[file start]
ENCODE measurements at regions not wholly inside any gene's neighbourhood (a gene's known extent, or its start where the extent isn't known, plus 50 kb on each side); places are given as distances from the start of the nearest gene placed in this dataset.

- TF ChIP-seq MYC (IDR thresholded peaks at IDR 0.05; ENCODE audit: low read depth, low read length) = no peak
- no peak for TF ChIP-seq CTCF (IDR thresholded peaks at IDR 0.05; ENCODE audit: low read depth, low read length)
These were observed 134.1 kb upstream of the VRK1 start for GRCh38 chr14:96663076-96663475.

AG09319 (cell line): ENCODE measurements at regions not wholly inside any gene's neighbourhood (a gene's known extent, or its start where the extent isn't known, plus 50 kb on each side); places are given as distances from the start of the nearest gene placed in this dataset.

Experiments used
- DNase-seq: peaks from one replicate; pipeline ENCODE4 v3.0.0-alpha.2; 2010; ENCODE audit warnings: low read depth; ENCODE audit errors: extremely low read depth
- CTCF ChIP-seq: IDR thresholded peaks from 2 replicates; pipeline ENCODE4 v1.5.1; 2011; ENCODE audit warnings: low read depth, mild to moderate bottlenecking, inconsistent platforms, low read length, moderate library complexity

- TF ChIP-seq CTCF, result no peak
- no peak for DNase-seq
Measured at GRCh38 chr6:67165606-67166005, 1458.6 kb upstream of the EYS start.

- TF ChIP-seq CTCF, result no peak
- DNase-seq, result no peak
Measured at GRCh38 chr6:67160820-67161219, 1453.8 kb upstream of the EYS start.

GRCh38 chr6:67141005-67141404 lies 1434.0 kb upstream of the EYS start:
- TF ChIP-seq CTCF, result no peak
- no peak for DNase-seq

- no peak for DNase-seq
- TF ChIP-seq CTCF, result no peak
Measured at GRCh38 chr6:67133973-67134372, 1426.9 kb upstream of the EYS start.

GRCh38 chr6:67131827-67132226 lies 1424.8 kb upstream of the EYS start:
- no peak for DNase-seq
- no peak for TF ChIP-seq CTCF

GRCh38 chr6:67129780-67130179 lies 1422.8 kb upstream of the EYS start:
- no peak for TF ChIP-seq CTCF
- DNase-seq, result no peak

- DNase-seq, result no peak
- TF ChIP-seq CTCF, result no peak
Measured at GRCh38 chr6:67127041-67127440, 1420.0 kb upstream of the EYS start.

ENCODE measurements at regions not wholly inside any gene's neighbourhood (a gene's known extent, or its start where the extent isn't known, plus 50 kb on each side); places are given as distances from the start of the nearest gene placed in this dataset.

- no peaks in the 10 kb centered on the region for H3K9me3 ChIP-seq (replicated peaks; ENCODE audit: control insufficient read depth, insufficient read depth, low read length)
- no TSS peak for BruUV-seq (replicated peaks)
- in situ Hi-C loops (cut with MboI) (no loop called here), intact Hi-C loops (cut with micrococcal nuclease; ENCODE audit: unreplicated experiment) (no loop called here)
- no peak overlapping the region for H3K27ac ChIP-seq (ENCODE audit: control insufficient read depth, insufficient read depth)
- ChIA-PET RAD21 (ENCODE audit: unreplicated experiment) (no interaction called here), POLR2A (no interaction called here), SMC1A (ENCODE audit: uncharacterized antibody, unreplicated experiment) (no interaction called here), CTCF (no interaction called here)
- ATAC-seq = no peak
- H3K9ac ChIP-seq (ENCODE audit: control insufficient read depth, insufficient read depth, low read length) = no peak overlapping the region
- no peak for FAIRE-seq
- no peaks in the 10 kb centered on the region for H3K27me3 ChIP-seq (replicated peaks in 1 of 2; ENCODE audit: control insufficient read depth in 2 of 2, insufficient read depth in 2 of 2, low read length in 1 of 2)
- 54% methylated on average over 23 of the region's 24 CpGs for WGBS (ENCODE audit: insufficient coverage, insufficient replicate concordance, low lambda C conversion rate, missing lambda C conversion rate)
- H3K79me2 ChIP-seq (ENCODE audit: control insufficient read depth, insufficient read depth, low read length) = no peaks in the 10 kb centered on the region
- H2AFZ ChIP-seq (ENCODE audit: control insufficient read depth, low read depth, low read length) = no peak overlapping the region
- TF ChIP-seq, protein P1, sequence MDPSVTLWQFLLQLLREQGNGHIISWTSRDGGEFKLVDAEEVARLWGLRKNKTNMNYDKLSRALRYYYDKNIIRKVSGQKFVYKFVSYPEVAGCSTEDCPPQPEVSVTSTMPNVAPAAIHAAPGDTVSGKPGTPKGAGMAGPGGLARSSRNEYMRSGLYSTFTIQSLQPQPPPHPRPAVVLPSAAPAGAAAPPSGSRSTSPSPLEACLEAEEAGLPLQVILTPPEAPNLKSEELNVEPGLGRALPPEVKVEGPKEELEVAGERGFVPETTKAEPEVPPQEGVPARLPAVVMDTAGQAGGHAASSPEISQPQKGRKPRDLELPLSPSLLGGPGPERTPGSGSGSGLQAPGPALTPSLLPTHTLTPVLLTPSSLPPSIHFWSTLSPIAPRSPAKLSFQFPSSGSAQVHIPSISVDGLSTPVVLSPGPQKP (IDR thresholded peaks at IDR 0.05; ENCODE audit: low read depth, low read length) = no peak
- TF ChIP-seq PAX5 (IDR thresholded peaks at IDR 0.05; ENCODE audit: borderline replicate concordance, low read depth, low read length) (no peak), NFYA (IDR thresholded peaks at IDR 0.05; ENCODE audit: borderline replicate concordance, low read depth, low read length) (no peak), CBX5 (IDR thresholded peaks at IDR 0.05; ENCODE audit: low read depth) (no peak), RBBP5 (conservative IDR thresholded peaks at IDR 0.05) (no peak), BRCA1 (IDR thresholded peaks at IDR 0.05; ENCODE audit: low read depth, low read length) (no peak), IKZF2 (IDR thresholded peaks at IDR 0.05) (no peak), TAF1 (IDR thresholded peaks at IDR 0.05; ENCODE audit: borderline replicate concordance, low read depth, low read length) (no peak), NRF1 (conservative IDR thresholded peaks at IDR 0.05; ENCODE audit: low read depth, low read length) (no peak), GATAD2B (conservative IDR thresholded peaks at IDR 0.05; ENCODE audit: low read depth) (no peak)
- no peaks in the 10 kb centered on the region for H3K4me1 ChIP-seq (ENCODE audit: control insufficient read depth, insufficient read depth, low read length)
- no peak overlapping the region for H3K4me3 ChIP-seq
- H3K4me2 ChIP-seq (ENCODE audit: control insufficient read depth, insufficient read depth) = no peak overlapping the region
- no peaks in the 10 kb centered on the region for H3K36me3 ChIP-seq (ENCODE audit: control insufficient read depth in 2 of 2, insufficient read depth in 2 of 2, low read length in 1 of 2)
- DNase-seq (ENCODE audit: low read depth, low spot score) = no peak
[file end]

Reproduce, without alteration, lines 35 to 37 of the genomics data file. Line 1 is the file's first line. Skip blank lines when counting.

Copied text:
- ChIA-PET RAD21 (ENCODE audit: unreplicated experiment) (no interaction called here), POLR2A (no interaction called here), SMC1A (ENCODE audit: uncharacterized antibody, unreplicated experiment) (no interaction called here), CTCF (no interaction called here)
- ATAC-seq = no peak
- H3K9ac ChIP-seq (ENCODE audit: control insufficient read depth, insufficient read depth, low read length) = no peak overlapping the region